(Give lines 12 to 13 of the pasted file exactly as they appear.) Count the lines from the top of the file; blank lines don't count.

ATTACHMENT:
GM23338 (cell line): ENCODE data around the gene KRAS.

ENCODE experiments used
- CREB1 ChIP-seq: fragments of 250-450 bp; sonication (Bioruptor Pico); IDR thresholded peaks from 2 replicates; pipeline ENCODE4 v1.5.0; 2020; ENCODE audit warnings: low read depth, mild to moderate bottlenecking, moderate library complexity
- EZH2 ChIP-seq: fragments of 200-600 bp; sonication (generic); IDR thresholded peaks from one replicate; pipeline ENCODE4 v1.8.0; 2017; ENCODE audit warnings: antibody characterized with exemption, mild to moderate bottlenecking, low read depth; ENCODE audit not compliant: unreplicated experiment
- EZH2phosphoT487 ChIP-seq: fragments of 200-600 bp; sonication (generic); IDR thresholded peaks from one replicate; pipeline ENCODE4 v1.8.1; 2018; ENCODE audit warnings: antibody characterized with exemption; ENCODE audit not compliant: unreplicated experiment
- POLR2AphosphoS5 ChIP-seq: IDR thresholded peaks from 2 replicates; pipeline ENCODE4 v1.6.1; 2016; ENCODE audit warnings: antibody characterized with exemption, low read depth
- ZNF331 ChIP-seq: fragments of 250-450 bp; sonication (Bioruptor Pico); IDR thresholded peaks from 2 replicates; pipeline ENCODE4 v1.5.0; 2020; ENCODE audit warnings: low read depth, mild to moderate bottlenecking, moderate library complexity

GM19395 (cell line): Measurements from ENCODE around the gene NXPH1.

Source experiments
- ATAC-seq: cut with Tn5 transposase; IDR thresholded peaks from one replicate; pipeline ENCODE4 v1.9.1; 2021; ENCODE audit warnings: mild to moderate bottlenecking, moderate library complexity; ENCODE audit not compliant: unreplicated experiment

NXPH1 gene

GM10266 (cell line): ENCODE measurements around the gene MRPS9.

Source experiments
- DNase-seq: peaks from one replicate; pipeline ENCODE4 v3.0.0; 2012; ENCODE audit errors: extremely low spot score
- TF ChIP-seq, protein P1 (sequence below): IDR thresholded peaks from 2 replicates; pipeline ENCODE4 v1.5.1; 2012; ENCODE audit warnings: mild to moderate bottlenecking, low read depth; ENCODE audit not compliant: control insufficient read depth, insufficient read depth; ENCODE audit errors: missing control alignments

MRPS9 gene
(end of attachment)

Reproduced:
GM10266 (cell line): ENCODE measurements around the gene MRPS9.

Source experiments